How does Markus Zusak execute death's point of view (e.g. humour, personification, etc) in The Book Thief?

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In The Book Thief , Death is a presence from the very beginning and appears throughout the novel. Although Death is personified in terms of having human-like capabilities including emotions and sometimes performing human actions, the character is not physically described in human form. As the narrator, Death controls the...

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In The Book Thief, Death is a presence from the very beginning and appears throughout the novel. Although Death is personified in terms of having human-like capabilities including emotions and sometimes performing human actions, the character is not physically described in human form. As the narrator, Death controls the flow of action and the reader’s understanding of the other characters. Because so many deaths are occurring during the war, Death is constantly busy. He has visions of the human souls he takes, including each soul’s color. He is aware of distinctions in the various humans’s reactions and attitudes about whether their time has come.

Markus Zusak handles this characterization with a certain delicacy. Death is not greedy or crass. We do not see Death gloating or claiming victory over those whose lives he takes; rather, he seems to approach the necessity of death, regardless of circumstance, as a learning experience. When someone succeeds in temporarily fighting him off, that person gains his respect. Death takes an interest in some characters, such as Liesl, in part because he knows that she has met glimpsed Death at a young age through the experience of losing her brother.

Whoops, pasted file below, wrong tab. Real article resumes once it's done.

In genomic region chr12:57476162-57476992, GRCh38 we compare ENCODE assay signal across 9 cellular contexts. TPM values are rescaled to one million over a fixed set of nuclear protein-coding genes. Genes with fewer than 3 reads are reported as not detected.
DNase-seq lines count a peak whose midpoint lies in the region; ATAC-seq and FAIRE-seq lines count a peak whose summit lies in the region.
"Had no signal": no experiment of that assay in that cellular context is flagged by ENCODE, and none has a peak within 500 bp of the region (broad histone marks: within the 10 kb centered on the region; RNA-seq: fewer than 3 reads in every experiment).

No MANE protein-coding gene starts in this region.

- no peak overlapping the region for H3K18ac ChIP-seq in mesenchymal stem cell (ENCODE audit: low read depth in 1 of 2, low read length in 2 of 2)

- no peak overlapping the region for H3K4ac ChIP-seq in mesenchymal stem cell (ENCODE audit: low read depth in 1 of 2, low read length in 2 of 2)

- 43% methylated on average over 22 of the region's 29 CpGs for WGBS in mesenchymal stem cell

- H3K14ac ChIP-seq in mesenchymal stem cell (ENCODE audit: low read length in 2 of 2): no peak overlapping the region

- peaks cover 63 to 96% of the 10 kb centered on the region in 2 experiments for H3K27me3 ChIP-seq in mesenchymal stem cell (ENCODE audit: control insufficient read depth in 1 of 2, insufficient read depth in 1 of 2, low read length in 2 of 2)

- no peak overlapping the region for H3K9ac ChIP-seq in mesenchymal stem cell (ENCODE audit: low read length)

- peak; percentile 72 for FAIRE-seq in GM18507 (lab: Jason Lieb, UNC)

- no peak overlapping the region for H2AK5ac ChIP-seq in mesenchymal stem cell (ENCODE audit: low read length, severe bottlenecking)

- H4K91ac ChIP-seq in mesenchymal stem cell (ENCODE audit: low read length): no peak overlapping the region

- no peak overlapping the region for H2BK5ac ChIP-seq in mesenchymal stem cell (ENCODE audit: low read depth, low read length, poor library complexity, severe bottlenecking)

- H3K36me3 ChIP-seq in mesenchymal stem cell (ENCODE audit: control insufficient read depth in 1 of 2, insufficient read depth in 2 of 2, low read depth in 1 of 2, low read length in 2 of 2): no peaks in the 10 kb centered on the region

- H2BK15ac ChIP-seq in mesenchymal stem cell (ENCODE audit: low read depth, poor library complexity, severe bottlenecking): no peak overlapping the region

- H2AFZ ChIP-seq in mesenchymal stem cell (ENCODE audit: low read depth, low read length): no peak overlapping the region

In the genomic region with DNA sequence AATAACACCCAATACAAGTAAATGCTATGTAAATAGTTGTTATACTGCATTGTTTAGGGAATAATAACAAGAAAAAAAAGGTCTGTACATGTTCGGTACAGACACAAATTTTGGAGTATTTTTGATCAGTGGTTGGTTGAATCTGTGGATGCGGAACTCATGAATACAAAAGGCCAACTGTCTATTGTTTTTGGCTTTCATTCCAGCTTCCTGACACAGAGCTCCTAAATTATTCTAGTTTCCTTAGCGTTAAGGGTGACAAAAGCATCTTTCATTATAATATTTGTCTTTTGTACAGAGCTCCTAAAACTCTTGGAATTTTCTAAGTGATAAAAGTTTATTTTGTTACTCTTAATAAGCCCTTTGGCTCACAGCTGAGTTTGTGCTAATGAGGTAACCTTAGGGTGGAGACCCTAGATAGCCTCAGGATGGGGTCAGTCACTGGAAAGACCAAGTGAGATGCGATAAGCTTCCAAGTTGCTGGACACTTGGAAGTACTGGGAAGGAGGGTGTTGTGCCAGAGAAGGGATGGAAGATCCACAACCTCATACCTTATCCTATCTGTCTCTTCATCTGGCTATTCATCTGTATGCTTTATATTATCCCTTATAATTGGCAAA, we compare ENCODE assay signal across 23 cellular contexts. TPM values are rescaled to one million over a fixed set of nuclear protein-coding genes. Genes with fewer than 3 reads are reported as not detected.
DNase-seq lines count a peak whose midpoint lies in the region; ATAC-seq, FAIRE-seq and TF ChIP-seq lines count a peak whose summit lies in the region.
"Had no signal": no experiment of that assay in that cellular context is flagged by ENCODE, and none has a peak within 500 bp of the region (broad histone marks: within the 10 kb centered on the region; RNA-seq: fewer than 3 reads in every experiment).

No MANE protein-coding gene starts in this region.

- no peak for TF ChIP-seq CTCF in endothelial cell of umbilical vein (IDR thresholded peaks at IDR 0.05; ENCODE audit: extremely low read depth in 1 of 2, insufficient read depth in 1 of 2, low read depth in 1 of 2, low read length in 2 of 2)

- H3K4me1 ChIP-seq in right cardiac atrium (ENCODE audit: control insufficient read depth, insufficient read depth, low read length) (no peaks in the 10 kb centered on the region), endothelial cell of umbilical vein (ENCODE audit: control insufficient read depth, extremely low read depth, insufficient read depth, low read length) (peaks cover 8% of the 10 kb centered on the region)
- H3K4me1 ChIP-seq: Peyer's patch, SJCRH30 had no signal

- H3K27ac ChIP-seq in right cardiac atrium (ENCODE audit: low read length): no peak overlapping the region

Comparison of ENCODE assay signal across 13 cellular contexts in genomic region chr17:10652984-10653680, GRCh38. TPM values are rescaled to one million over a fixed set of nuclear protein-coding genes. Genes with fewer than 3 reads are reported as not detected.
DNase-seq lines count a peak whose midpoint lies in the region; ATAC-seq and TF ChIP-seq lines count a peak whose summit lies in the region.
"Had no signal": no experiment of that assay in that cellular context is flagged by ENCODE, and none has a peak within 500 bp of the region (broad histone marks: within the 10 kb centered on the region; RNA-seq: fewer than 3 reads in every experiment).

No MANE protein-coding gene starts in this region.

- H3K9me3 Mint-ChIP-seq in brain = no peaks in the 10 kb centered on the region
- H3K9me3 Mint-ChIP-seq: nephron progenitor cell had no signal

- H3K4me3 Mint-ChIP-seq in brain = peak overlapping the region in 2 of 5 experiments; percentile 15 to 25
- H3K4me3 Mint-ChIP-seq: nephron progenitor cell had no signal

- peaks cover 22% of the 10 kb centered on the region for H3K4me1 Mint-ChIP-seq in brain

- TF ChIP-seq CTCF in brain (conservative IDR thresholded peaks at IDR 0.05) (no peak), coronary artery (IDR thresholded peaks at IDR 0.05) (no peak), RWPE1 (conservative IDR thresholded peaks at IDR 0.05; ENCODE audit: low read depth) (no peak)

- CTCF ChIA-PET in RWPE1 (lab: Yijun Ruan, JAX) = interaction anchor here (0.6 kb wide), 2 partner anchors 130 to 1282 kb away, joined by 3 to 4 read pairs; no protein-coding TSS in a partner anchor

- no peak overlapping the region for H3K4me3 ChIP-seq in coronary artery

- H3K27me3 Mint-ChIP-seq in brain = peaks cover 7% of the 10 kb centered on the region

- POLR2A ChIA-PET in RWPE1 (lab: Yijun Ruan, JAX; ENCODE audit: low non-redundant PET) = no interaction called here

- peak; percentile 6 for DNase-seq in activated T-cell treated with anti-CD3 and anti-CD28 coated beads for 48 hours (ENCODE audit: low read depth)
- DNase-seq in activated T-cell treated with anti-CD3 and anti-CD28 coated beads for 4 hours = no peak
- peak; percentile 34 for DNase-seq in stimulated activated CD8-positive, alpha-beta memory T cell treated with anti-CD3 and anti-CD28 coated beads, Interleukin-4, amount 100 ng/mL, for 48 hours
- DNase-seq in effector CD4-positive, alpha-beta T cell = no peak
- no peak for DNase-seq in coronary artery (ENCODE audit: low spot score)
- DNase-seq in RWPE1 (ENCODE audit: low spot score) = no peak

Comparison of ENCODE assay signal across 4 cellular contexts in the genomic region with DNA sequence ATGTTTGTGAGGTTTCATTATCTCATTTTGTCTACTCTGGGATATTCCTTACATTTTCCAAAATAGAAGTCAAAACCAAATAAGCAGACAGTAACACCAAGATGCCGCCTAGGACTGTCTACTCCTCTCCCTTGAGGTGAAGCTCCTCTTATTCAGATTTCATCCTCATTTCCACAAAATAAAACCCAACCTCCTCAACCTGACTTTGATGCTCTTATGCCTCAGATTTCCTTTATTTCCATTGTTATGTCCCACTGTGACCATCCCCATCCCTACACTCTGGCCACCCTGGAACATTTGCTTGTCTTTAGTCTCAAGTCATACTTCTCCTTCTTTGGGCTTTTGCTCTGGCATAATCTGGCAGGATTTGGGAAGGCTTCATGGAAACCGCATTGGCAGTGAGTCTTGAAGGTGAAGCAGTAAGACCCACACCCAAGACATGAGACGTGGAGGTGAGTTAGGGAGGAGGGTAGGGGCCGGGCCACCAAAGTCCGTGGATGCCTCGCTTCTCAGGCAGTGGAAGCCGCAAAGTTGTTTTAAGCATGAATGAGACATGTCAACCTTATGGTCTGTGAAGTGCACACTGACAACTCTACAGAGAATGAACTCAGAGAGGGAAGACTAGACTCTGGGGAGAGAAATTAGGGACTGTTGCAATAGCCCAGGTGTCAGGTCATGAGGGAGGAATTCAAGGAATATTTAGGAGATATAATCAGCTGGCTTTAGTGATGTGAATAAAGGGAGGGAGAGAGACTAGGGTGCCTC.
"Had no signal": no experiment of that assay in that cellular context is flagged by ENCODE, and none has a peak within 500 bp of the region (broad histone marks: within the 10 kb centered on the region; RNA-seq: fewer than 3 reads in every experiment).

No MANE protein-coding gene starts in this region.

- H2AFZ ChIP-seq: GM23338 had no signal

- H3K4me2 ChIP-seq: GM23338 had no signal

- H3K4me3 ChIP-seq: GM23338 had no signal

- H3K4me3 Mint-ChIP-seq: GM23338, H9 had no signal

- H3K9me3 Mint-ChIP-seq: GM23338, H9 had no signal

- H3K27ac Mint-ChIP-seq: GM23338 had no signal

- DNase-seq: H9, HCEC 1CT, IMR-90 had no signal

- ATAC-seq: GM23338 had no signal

The vast scale and high frequency of the deaths causes Death some concern. In this respect, the author introduces some humor. Death seems like an overburdened worker who cannot keep up with the accelerating pace, like a speeded-up assembly line. At one point, he complains about the stress, stating that distractions can keep him sane. Death then puts himself in the reader’s position, suggesting that the reader would be asking why Death would need a distraction: “why does he . . . need a vacation”? The humor is moderated by his somber reflections, noting that those who do not die, the “leftovers,” are what make the job hard for him.

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